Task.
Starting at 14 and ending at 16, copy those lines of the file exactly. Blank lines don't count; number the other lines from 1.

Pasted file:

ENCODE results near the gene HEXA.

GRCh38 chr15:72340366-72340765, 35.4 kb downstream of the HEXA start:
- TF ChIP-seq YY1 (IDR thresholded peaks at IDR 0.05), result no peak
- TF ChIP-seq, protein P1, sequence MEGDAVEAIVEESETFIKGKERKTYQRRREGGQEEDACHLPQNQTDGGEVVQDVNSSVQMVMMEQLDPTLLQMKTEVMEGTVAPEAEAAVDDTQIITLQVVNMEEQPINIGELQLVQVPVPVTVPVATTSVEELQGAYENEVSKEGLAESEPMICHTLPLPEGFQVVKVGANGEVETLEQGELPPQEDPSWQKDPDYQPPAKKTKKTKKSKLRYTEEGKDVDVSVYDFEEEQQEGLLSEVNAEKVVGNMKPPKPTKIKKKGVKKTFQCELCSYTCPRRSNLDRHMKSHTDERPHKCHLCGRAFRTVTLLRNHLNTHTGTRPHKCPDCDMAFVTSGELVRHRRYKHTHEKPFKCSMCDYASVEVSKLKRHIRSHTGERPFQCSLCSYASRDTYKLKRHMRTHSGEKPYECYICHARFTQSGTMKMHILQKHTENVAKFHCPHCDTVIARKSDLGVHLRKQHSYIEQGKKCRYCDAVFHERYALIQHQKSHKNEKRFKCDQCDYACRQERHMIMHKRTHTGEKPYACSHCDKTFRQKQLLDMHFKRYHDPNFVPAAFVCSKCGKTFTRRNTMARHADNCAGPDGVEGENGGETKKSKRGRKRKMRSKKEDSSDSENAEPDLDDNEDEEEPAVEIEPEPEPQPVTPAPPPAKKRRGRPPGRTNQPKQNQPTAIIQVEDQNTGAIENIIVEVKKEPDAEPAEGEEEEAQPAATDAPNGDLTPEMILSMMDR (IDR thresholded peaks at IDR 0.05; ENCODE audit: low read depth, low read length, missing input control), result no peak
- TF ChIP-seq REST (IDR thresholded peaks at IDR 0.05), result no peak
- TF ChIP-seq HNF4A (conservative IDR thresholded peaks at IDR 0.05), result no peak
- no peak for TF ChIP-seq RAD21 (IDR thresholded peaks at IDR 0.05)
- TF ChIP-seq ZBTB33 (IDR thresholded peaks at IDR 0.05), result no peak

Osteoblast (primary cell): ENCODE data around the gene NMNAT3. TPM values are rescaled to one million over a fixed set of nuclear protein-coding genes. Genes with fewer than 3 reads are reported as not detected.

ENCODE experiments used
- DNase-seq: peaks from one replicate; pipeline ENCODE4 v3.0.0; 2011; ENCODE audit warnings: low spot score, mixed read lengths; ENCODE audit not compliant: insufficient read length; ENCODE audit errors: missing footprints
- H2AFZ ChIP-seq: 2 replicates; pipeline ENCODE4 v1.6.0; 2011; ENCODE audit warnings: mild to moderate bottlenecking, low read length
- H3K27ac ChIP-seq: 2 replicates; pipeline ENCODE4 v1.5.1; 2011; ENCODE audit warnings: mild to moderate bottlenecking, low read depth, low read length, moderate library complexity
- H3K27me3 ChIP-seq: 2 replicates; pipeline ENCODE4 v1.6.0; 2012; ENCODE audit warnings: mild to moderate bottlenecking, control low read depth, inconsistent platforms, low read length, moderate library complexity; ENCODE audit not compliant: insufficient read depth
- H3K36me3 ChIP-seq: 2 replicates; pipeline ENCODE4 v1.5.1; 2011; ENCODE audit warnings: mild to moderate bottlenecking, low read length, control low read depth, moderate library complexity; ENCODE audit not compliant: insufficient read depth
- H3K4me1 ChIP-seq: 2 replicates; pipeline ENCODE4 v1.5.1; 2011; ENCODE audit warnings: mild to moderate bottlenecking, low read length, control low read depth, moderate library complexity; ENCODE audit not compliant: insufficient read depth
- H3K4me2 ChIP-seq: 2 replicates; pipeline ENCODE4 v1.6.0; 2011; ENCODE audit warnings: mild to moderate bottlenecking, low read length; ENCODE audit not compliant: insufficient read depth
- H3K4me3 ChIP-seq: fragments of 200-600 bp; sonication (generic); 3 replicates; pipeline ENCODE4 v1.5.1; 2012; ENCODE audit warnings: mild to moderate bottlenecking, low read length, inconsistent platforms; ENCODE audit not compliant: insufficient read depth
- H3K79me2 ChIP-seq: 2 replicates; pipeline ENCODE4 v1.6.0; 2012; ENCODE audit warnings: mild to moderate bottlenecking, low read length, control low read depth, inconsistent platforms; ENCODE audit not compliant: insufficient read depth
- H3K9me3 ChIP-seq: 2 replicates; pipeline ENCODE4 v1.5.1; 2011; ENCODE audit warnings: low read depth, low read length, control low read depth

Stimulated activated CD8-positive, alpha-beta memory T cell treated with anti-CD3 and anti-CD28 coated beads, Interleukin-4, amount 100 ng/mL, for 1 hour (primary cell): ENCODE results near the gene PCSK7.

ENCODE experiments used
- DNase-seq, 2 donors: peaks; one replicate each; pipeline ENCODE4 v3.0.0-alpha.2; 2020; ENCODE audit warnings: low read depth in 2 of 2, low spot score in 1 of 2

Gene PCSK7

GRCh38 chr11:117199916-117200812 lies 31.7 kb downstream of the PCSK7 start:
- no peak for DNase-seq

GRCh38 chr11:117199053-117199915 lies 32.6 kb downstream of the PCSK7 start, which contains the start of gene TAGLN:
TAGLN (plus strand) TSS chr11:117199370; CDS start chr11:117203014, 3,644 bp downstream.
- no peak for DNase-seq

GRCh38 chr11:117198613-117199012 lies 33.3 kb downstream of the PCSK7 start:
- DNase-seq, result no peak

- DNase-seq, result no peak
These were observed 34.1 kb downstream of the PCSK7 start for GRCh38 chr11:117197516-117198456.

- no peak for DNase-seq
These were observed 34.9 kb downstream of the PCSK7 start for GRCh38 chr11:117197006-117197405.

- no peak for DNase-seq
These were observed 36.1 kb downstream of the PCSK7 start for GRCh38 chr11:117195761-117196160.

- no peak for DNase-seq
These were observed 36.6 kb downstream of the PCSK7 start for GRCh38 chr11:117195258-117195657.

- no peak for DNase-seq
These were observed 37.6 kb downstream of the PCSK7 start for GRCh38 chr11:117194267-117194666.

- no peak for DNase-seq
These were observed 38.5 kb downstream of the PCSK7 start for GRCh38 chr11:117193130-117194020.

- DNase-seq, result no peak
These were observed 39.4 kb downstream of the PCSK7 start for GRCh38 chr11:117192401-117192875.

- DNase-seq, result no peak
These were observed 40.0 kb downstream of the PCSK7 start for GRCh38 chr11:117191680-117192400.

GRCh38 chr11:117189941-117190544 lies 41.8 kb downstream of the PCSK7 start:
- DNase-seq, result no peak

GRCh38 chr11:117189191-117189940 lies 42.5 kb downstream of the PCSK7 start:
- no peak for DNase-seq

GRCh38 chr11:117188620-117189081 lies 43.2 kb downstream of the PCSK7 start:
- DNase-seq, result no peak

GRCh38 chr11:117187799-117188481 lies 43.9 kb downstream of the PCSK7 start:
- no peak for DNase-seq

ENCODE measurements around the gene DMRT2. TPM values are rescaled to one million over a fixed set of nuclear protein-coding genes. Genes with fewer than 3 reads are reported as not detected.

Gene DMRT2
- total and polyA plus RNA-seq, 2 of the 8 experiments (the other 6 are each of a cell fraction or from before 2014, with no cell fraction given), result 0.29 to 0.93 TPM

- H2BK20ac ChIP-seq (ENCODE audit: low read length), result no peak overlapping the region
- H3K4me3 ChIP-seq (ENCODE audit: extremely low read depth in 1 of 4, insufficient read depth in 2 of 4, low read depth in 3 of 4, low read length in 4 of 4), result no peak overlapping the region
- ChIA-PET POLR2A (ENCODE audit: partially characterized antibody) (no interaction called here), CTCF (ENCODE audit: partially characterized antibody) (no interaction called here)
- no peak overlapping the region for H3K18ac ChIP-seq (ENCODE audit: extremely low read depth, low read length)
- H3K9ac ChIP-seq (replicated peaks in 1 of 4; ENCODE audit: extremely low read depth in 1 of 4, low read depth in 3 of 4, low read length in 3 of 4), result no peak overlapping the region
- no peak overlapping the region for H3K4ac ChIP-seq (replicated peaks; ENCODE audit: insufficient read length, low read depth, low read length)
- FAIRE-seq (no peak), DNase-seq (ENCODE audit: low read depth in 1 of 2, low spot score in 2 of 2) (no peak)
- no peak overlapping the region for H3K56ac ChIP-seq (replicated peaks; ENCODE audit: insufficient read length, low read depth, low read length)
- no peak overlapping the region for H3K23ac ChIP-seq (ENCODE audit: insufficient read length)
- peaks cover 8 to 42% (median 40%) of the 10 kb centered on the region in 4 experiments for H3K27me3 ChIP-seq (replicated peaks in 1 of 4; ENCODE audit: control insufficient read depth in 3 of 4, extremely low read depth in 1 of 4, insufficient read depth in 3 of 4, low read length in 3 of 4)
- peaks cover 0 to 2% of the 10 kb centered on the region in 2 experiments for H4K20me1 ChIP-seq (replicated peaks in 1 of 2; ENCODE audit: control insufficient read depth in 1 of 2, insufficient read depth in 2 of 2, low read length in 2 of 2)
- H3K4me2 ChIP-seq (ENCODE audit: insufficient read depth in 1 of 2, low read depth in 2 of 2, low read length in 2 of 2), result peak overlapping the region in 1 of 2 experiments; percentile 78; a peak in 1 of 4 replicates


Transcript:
- H3K27me3 ChIP-seq: 2 replicates; pipeline ENCODE4 v1.6.0; 2012; ENCODE audit warnings: mild to moderate bottlenecking, control low read depth, inconsistent platforms, low read length, moderate library complexity; ENCODE audit not compliant: insufficient read depth
- H3K36me3 ChIP-seq: 2 replicates; pipeline ENCODE4 v1.5.1; 2011; ENCODE audit warnings: mild to moderate bottlenecking, low read length, control low read depth, moderate library complexity; ENCODE audit not compliant: insufficient read depth
- H3K4me1 ChIP-seq: 2 replicates; pipeline ENCODE4 v1.5.1; 2011; ENCODE audit warnings: mild to moderate bottlenecking, low read length, control low read depth, moderate library complexity; ENCODE audit not compliant: insufficient read depth